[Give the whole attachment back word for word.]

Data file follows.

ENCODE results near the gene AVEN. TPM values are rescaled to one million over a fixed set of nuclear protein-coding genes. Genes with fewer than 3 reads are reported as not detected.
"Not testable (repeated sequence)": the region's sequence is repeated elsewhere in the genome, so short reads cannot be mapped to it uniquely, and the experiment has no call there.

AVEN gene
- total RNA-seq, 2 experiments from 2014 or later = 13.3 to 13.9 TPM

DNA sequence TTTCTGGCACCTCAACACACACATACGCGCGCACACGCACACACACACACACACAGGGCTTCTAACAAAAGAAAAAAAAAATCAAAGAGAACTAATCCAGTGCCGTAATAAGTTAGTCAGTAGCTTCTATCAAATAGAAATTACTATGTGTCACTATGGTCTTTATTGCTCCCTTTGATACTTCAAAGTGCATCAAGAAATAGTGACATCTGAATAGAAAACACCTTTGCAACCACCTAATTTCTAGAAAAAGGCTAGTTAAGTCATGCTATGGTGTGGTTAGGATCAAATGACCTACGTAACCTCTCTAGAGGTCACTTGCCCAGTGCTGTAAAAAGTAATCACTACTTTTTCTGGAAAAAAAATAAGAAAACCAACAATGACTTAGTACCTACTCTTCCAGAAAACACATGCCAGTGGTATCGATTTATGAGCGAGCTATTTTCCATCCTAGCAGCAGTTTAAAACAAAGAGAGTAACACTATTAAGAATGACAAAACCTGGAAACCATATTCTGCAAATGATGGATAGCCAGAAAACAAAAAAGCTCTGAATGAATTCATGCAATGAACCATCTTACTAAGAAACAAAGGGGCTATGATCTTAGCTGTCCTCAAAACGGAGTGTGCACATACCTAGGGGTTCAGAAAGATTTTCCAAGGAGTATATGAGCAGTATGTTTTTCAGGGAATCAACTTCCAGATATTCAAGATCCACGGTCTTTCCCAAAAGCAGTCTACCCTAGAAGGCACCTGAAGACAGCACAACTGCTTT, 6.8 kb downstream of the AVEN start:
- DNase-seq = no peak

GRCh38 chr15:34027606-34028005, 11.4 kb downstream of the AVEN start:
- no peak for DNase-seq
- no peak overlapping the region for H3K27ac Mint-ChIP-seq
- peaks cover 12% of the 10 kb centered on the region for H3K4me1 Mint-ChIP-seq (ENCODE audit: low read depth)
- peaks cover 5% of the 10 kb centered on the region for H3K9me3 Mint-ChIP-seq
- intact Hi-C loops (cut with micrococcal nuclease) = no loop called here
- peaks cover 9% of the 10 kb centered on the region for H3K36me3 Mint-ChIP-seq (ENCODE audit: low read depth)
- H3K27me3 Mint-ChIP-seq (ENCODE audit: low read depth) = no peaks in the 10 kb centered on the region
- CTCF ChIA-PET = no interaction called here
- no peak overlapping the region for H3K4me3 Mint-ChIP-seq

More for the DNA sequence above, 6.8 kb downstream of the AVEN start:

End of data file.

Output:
ENCODE results near the gene AVEN. TPM values are rescaled to one million over a fixed set of nuclear protein-coding genes. Genes with fewer than 3 reads are reported as not detected.
"Not testable (repeated sequence)": the region's sequence is repeated elsewhere in the genome, so short reads cannot be mapped to it uniquely, and the experiment has no call there.

AVEN gene
- total RNA-seq, 2 experiments from 2014 or later = 13.3 to 13.9 TPM

DNA sequence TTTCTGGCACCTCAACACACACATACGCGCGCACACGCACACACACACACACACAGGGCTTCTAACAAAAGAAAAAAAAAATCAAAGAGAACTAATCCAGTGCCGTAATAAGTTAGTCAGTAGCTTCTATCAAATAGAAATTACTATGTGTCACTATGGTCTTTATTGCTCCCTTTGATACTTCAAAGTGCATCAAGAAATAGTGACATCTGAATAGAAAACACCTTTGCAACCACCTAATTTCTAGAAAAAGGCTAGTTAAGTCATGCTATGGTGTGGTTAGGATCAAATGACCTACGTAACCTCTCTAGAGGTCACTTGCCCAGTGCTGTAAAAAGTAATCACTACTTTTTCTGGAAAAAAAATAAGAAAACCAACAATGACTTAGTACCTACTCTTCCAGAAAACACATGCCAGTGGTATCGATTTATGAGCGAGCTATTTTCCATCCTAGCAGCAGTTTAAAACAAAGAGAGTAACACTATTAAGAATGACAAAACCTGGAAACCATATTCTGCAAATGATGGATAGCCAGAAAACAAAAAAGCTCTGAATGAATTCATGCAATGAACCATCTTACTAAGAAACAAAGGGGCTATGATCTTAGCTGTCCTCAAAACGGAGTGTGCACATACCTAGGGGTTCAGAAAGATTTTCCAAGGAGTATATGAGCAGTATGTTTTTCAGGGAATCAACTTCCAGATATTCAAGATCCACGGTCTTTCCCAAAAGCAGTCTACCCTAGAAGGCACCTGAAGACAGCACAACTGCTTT, 6.8 kb downstream of the AVEN start:
- DNase-seq = no peak

GRCh38 chr15:34027606-34028005, 11.4 kb downstream of the AVEN start:
- no peak for DNase-seq
- no peak overlapping the region for H3K27ac Mint-ChIP-seq
- peaks cover 12% of the 10 kb centered on the region for H3K4me1 Mint-ChIP-seq (ENCODE audit: low read depth)
- peaks cover 5% of the 10 kb centered on the region for H3K9me3 Mint-ChIP-seq
- intact Hi-C loops (cut with micrococcal nuclease) = no loop called here
- peaks cover 9% of the 10 kb centered on the region for H3K36me3 Mint-ChIP-seq (ENCODE audit: low read depth)
- H3K27me3 Mint-ChIP-seq (ENCODE audit: low read depth) = no peaks in the 10 kb centered on the region
- CTCF ChIA-PET = no interaction called here
- no peak overlapping the region for H3K4me3 Mint-ChIP-seq

More for the DNA sequence above, 6.8 kb downstream of the AVEN start: